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Is it necessary to take calcium supplement after menopause?

Q: I am a 60 years old woman taking Macalvit (calcium) tablets daily after having breakfast. I have been told that calcium is necessary after menopause. Is it advisable and should I continue or not?

A:This can help protect you from osteoporosis later in life. Mature women need calcium to prevent break down of bone. While calcium is good for a woman's body, too much of anything can cause problems. The body has a natural mechanism for protecting against calcium overdose, but it can be over-ridden if more than 4 grams of calcium are consumed per day. To do this, a woman would need to be taking 3-4 times the usual dose in supplement tablets a day. The two most serious effects of calcium overdose are renal damage and the deposit of calcium in other areas of the body besides the bones. Women who are already at risk for developing kidney stones should take caution about taking supplements. They can contribute to stone formation. Any woman taking supplements may get constipation and acid stomach. Keeping total intake to 1500 mg/day virtually eliminates this problem. Calcium supplements can be involved in drug interactions with medications. You should always touch base with her doctor before starting calcium supplements. He can make sure there are no drug interactions or medical reasons to avoid them. Do not stop the supplement without consulting your doctor. Not to worry, there are many other ways you to get your recommended daily allowance of calcium, beyond milk products.

  1. Non-dairy foods: broccoli (36 mg/0.5 cup cooked), mustard greens.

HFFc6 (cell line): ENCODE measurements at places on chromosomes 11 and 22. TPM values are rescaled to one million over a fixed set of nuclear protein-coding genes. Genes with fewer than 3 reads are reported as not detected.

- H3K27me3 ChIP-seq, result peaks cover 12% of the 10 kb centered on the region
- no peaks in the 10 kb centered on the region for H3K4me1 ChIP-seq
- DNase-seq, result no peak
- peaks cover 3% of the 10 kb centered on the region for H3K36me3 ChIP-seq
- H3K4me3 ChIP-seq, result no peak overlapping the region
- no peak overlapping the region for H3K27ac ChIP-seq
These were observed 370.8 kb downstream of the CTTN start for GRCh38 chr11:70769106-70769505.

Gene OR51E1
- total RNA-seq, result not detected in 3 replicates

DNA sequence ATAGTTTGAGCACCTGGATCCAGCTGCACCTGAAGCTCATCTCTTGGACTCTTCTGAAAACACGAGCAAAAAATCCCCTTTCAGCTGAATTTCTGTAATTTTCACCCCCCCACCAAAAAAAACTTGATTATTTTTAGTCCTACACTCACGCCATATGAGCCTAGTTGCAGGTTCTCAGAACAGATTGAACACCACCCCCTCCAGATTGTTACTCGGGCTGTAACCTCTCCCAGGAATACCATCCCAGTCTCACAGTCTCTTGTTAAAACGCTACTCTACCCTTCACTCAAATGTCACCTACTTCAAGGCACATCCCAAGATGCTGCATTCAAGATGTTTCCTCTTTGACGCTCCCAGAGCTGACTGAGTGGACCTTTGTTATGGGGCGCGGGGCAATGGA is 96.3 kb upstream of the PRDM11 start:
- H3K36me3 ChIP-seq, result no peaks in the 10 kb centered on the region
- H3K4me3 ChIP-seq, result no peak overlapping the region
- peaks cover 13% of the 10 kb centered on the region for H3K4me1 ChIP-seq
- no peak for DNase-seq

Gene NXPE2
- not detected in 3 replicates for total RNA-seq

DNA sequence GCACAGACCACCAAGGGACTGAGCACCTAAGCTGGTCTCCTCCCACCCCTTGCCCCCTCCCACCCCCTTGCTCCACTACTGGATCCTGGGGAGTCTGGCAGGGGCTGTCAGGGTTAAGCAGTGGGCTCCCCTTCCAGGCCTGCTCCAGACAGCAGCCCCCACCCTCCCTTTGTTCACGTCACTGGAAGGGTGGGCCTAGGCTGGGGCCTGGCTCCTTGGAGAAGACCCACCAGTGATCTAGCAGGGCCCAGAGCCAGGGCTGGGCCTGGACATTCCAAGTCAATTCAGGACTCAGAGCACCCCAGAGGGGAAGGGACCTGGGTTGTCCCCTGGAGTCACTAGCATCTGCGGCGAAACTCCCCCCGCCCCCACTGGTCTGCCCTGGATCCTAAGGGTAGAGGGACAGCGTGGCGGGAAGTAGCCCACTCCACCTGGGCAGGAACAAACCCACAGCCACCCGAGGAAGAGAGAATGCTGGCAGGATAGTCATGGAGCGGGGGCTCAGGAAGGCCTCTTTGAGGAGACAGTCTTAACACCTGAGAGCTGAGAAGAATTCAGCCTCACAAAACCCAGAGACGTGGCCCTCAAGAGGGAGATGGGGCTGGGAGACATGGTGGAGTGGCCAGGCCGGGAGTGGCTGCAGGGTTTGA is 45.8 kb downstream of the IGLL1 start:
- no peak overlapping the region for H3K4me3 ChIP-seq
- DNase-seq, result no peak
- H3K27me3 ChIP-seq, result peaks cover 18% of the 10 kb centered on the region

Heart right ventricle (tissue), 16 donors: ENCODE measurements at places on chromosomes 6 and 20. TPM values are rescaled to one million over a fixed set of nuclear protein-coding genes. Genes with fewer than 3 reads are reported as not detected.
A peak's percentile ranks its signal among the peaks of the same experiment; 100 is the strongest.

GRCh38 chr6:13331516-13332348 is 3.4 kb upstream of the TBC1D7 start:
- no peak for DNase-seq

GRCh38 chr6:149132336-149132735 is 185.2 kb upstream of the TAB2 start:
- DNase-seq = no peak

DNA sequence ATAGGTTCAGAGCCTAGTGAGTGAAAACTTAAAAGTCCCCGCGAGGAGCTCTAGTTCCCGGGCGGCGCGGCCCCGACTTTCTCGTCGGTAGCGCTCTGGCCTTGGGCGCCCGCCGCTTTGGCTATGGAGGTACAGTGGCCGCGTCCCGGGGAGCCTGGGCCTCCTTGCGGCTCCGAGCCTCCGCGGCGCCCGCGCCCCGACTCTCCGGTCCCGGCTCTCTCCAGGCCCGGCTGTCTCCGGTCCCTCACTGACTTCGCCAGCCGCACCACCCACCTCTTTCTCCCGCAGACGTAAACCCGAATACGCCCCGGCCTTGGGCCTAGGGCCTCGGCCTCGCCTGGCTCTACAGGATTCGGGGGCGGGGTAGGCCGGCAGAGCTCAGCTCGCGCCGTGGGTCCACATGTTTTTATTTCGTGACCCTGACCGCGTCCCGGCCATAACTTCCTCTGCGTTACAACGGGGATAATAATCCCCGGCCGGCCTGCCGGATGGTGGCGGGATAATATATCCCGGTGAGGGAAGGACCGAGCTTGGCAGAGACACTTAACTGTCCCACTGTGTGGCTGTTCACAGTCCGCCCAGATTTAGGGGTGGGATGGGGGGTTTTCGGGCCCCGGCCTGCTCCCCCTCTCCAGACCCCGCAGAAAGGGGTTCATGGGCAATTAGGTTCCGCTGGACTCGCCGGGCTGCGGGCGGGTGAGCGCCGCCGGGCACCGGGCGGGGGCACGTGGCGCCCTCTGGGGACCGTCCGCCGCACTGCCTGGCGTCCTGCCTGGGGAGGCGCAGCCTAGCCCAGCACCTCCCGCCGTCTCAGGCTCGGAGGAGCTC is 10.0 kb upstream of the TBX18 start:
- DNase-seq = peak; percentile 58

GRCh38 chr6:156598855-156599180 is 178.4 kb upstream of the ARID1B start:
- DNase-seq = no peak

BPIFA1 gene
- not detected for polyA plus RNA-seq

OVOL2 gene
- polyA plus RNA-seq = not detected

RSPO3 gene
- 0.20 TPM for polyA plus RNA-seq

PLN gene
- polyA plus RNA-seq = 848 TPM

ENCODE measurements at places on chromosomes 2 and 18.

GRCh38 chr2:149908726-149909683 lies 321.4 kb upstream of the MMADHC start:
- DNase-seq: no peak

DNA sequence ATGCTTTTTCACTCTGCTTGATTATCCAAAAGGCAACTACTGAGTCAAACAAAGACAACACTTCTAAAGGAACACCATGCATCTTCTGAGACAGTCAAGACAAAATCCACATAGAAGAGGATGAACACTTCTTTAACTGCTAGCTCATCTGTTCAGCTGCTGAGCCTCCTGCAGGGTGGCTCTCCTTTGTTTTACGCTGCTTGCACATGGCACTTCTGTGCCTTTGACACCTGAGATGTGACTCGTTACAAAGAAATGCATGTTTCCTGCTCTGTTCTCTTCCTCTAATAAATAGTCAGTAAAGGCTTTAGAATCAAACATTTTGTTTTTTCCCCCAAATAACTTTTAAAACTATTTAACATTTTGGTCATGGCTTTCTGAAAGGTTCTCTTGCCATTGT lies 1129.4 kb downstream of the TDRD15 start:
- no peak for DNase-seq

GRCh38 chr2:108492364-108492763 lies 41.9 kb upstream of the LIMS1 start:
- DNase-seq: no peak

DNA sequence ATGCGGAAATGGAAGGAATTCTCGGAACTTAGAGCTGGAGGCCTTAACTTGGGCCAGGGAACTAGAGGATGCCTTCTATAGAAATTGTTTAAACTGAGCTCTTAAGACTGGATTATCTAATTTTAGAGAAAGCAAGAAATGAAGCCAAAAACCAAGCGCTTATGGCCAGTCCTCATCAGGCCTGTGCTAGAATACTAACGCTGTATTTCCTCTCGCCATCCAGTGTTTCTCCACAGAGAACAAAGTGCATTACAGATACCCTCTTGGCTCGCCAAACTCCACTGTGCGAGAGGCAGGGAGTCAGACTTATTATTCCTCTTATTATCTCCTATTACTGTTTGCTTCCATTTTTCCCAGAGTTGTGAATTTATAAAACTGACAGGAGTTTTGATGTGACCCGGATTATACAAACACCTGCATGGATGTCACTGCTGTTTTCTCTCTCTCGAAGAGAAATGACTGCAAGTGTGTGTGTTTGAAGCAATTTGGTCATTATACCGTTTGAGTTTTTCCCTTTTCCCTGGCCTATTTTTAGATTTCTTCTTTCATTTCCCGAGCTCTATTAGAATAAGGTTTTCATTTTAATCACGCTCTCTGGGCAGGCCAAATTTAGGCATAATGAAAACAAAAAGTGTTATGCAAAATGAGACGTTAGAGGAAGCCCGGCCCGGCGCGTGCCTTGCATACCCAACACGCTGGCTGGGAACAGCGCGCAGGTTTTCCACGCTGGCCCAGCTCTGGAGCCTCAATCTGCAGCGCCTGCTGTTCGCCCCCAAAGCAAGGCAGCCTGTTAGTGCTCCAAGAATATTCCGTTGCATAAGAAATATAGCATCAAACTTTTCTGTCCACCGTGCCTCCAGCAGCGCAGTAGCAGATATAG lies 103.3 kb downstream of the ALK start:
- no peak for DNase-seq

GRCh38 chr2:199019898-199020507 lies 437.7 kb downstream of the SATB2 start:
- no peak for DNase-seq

2. Artificially calcium-fortified: juices and cereals. Calcium-fortified orange juice contains 320 mg/cup, while calcium-fortified cereals-wheat flakes contain 200 mg/cup.
  3. Supplements: calcium carbonate, calcium citrate, calcium gluconate, calcium glubionate, calcium lactate, tricalcium phosphate.
  4. Other forms: Soy milk (200-500 mg/cup).
  5. Milk (whole, 2%, 1%, and skim) contains 315 mg/cup and fruit-flavoured yoghurt contains 259 mg per ¾ cup.
Putting the supplement the mouth and swallowing is not enough! What you eat or drink around supplement ingestion can help or hinder its absorption into the body. Thirty minutes before or after the supplement is taken is the time frame for avoiding the bad and coupling with the good. Dividing the daily supplementation is two or three doses. Avoiding bedtime doses will avoid nighttime heartburn. It doesn’t matter which form of calcium is used. They are all absorbed the same in the same circumstances. Types of foods/situations that increase absorption of calcium supplements:
  • Proteins
  • Lactose (milk sugar, occurs naturally in milk)
  • Vitamin D
  • Acidic foods
The main foods that can cause decreases absorption are those that contain oxalate:
  • Cocoa
  • Spinach
  • Kale
  • Unpolished rice
  • Wheat bran (only in large amounts)
Alkaline foods also interfere with absorption. Less significant factors include fat, phosphate, caffeine, and magnesium.


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